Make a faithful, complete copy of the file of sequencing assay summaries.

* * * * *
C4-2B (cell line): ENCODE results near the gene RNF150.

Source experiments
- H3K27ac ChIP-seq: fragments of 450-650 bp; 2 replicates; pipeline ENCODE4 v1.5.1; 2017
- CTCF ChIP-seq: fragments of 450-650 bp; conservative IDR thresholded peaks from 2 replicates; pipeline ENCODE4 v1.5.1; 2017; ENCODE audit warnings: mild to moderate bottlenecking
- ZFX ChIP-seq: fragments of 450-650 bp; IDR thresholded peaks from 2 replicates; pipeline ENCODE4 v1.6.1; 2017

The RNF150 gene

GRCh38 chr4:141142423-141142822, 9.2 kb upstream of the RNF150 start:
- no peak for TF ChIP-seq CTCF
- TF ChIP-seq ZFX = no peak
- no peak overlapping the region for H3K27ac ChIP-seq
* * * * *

C4-2B (cell line): ENCODE results near the gene RNF150.

Source experiments
- H3K27ac ChIP-seq: fragments of 450-650 bp; 2 replicates; pipeline ENCODE4 v1.5.1; 2017
- CTCF ChIP-seq: fragments of 450-650 bp; conservative IDR thresholded peaks from 2 replicates; pipeline ENCODE4 v1.5.1; 2017; ENCODE audit warnings: mild to moderate bottlenecking
- ZFX ChIP-seq: fragments of 450-650 bp; IDR thresholded peaks from 2 replicates; pipeline ENCODE4 v1.6.1; 2017

The RNF150 gene

GRCh38 chr4:141142423-141142822, 9.2 kb upstream of the RNF150 start:
- no peak for TF ChIP-seq CTCF
- TF ChIP-seq ZFX = no peak
- no peak overlapping the region for H3K27ac ChIP-seq